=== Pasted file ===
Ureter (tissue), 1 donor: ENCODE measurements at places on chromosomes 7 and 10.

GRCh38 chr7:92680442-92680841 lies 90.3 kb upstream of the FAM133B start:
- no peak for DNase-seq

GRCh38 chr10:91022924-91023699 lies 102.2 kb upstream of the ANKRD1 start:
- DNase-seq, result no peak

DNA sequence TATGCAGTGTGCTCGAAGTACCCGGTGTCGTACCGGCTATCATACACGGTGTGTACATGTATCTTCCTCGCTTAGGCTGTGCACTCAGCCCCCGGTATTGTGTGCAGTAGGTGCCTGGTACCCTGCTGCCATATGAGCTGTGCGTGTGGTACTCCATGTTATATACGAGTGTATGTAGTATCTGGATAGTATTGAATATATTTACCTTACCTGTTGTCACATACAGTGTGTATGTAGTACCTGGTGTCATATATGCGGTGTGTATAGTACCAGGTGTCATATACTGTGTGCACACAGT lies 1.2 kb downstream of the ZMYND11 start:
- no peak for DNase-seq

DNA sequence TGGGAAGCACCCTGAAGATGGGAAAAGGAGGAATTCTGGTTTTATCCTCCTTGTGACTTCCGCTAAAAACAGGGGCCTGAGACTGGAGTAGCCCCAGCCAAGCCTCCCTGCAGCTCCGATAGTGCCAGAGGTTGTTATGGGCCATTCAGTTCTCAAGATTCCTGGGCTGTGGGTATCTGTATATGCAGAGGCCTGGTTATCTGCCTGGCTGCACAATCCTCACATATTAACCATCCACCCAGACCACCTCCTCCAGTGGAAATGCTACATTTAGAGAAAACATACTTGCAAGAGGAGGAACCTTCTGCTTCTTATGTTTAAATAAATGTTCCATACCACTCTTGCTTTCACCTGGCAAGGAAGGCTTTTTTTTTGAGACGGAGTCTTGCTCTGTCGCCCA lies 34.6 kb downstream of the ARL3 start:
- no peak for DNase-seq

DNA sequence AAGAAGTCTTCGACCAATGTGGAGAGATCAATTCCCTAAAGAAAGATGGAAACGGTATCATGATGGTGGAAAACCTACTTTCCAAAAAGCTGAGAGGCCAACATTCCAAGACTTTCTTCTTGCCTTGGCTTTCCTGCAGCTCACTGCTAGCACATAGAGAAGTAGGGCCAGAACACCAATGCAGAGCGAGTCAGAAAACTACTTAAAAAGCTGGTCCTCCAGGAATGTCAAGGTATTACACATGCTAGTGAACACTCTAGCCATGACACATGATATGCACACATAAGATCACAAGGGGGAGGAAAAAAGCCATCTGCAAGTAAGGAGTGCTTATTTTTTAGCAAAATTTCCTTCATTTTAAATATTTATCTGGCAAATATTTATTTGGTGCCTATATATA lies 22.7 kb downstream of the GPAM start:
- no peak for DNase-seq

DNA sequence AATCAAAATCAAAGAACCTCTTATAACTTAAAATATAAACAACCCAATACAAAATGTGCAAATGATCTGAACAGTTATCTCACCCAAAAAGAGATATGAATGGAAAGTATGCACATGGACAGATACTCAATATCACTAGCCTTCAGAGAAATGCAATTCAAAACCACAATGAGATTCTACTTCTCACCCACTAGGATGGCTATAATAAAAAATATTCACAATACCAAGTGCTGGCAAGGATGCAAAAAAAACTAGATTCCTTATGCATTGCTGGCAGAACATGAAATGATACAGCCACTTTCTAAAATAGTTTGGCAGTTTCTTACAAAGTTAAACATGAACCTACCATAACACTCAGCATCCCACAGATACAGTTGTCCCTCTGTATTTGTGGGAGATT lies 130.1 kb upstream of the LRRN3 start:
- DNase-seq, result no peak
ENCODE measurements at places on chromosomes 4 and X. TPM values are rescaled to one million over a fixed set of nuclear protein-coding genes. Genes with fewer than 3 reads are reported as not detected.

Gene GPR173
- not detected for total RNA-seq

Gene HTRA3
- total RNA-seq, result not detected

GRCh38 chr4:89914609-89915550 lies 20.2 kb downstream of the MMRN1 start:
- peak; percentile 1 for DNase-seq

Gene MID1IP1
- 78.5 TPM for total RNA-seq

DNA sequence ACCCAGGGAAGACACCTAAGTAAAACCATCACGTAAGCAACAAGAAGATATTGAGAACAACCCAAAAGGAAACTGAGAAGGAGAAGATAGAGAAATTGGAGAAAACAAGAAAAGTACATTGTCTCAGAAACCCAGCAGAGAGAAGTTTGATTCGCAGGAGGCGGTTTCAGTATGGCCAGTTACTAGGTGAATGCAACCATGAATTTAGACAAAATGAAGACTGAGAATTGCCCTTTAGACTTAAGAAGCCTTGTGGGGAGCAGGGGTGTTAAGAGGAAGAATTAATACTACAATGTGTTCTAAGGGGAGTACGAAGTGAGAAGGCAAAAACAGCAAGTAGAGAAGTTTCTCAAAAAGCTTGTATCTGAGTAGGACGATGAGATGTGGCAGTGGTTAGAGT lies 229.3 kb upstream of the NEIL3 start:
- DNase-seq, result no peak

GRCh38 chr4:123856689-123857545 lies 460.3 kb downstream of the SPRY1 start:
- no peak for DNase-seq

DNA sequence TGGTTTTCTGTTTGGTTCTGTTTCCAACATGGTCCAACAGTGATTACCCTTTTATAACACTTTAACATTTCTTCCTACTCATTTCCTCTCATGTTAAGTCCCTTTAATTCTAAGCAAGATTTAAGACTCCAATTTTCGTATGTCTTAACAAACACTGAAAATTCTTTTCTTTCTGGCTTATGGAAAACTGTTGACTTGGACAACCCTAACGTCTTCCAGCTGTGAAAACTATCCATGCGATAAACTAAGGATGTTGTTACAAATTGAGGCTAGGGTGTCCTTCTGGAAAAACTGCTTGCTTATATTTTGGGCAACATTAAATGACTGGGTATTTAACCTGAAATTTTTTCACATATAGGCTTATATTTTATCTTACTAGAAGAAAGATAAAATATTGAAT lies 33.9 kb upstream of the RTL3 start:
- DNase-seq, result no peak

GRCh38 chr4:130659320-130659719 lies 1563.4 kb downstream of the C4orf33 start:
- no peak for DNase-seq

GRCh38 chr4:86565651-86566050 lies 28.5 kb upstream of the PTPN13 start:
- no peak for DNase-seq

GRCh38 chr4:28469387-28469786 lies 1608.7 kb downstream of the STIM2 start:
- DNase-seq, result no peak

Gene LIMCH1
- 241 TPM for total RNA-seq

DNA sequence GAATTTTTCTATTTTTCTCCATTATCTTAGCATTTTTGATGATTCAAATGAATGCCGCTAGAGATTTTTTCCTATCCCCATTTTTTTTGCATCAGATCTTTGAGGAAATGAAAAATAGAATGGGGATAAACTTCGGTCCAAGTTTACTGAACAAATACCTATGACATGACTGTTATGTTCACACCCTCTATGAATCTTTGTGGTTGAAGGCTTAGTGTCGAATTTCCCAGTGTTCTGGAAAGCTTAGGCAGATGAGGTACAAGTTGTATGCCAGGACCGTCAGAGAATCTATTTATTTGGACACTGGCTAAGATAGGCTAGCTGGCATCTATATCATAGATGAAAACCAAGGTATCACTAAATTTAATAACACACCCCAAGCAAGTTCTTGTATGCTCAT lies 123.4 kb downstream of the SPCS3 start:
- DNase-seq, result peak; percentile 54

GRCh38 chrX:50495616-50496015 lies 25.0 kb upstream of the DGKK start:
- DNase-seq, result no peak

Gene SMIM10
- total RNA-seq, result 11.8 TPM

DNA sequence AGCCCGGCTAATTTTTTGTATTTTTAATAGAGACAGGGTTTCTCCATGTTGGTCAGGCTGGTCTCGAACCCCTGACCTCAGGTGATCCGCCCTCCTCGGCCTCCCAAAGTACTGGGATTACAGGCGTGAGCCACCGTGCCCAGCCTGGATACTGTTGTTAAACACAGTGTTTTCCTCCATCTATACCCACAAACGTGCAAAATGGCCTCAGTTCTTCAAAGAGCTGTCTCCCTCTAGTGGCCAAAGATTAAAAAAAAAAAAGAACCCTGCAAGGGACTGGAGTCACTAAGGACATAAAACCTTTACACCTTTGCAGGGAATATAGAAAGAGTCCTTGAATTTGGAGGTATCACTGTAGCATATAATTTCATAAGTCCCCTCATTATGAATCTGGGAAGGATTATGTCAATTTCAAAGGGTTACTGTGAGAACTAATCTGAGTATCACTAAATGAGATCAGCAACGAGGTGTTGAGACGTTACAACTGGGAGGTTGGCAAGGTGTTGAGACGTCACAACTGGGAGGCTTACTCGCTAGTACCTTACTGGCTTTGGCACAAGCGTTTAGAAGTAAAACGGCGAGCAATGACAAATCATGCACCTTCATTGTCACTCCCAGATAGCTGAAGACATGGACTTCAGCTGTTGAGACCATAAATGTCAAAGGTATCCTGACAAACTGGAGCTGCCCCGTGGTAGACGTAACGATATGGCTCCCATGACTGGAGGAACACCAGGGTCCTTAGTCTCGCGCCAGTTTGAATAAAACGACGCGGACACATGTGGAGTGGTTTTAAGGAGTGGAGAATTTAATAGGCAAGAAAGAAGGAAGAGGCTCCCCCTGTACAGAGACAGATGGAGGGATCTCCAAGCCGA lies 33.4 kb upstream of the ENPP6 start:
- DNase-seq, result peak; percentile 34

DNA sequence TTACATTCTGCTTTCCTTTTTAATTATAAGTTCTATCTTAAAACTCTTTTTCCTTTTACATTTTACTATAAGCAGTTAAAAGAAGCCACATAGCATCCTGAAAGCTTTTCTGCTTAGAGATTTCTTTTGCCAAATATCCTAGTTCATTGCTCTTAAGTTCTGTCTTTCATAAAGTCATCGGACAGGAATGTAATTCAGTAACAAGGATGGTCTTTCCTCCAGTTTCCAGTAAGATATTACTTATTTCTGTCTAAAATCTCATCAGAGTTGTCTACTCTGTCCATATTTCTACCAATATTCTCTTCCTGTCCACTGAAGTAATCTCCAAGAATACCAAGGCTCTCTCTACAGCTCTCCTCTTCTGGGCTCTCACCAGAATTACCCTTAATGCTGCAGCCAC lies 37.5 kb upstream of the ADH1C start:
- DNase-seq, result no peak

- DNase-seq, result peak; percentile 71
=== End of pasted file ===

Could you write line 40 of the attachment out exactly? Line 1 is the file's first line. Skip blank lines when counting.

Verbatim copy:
- DNase-seq, result no peak